The Importance of Cultural Persecution in China

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cultural heritage

The term cultural heritage is often used to refer to tangible heritage assets. It includes buildings, works of art, and other objects which have cultural significance for a nation. Heritage conservation is important to ensure that the historical and social meaning of these objects is not lost. Intangible heritage, such as traditions and practices, can also be protected to promote social cohesion and stability.

Intentional destruction of cultural heritage has occurred from ancient times to the present. There are a variety of motivations behind these actions, including religious, political, and economic factors. These factors have often been paired with human rights violations, ethnic cleansing, and mass atrocities.

One example of intentional destruction of cultural heritage is the Islamic State of Iraq and Syria (ISIL) also known as Da’esh. During its reign of terror from 2013 to 2014, the Islamic State propagated terror, targeted religious institutions, and destroyed cultural heritage in order to prevent people from remembering the past.

Religious practices are closely linked to the safeguarding of cultural heritage. Various religious groups and academics work together to protect and preserve ICH. For instance, the Taoist community of Chengdu specializes in the preservation of traditional Chinese culture. They have also played a major role in the safeguarding of Buddhism-related ICH in Tibetan communities.

While the number of specialists and the scope of their activities decreased during the Cultural Revolution, the government has made efforts to preserve ICH. The state has commissioned national exhibitions, published materials, and set up heritage inheritance teams to protect the ICH. Additionally, local government officials and citizens work with non-governmental organizations to preserve ICH.

Although religion remains politically sensitive in China, the government has also supported academic activities in the area. This has helped to enhance the nation’s image and soft power. At the same time, the government has emphasized the importance of preserving the cultural aspects of the religion-related ICH.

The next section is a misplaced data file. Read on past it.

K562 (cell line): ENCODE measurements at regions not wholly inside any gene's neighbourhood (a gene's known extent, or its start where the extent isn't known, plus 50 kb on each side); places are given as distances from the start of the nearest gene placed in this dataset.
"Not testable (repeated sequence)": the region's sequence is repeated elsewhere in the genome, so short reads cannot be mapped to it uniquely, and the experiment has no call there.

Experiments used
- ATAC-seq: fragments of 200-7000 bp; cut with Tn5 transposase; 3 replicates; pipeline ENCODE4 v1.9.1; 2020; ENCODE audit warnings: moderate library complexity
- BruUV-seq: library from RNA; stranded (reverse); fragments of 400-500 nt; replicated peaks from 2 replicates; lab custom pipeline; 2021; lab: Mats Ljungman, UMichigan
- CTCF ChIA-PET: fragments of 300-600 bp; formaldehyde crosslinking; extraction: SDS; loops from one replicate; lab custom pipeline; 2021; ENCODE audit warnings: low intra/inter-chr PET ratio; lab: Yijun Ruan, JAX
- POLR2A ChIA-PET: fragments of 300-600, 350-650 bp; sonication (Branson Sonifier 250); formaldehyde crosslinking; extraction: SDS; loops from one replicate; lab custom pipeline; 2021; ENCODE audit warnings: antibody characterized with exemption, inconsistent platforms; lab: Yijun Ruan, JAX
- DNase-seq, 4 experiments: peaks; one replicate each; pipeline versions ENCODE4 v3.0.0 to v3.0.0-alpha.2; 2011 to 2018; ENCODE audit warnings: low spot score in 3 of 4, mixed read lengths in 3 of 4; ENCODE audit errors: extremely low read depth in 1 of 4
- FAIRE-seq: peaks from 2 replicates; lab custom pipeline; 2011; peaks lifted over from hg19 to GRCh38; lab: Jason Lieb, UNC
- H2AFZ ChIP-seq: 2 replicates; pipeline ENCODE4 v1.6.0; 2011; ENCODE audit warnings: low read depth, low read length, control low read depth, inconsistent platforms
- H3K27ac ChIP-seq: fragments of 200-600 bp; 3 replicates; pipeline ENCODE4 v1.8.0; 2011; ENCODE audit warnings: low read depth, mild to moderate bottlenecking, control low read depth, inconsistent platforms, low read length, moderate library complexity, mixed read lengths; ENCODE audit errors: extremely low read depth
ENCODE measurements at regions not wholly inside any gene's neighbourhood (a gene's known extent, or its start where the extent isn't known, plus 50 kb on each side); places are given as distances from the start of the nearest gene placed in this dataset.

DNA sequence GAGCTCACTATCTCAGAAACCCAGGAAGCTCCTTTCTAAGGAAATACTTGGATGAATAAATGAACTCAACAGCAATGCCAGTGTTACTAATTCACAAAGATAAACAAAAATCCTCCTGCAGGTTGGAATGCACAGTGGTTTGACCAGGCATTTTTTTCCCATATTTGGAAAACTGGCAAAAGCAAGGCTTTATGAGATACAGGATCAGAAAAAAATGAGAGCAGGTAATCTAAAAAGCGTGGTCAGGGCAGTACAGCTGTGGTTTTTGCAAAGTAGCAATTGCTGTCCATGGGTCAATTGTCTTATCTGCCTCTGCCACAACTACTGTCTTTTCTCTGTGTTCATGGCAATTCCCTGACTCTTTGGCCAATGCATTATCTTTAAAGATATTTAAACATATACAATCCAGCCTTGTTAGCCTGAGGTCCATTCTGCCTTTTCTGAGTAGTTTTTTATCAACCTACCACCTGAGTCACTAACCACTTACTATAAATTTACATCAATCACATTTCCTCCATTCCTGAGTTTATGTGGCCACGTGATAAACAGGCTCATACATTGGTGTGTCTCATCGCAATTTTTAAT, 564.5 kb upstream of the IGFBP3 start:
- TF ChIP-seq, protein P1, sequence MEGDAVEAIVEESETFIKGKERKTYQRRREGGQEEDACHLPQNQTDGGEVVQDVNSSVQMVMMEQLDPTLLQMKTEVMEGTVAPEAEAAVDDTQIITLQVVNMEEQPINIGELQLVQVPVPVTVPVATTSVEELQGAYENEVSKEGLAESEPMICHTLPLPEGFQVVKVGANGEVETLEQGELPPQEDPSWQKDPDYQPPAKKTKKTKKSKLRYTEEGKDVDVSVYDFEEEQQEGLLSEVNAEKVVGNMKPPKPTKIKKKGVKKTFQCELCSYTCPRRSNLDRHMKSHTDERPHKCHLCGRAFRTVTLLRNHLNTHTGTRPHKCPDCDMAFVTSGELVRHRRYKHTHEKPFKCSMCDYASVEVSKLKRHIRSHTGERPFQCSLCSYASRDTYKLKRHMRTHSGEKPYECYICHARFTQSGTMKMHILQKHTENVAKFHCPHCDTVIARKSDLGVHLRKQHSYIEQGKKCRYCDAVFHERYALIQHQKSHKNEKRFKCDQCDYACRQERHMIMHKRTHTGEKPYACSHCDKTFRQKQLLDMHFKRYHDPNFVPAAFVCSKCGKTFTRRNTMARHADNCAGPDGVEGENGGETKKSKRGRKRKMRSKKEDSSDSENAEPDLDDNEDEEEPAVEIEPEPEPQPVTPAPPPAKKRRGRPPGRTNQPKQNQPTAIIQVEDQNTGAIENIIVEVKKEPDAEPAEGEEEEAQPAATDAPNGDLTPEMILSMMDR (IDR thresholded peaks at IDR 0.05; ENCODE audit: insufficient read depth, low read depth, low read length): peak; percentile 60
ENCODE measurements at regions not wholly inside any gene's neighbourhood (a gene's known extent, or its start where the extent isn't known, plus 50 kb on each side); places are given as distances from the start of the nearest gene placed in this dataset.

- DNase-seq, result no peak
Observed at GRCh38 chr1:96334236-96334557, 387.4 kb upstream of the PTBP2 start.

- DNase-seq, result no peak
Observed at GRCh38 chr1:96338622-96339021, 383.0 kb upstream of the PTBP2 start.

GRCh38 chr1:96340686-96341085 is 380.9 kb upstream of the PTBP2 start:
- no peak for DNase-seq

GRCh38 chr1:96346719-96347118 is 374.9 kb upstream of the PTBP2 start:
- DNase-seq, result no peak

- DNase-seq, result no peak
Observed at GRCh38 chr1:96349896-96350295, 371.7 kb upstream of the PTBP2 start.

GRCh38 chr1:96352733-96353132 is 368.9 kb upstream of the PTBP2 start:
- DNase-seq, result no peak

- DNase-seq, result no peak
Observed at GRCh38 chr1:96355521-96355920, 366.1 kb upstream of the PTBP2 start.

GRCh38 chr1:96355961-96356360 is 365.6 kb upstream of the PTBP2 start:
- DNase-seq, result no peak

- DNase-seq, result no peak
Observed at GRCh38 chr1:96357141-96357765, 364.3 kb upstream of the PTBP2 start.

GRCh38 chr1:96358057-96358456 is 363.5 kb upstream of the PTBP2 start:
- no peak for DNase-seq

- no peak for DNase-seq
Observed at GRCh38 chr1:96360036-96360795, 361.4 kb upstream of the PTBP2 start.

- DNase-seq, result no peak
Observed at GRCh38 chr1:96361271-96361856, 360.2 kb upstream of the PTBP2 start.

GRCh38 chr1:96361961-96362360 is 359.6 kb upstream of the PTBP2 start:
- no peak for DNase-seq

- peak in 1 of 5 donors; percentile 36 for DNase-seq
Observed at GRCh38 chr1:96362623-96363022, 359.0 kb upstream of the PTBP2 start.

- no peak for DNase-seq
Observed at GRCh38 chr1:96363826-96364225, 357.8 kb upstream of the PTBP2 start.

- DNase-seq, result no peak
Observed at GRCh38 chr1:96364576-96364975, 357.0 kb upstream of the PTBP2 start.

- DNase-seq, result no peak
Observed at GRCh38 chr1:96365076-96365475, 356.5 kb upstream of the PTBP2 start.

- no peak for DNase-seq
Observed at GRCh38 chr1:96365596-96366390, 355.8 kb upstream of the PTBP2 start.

Several religion-related ICH have been inscribed on the UNESCO’s Representative List of Intangible Cultural Heritage of Humanity. These include worshipping rituals related to Mazu, China’s most influential sea goddess. Traditional drama, music, and folk customs are among the top ICH items.

Since the early 1990s, international concerns have heightened about the dangers of destroying cultural heritage. Military action to protect ICH has also become a frequent topic of debate.

Despite these challenges, ICH are still protected as integral cultural treasures of a region. Many religious sites have been transformed into heritage tourism destinations. However, this does not necessarily mean that all of the heritage of previous generations is heritage. Often, religious practices are perceived by the Chinese government as opportunities to demonstrate the country’s values and strengthen the cultural legitimacy of the state.

Today, economic and political factors play an important role in the preservation of archaeological sites. Illicit excavations generate illegal trade in ancient artifacts. Moreover, pillaging cultural sites can create shadow economies. To this end, the Chinese government has financed the formation of a new institution to oversee ICH.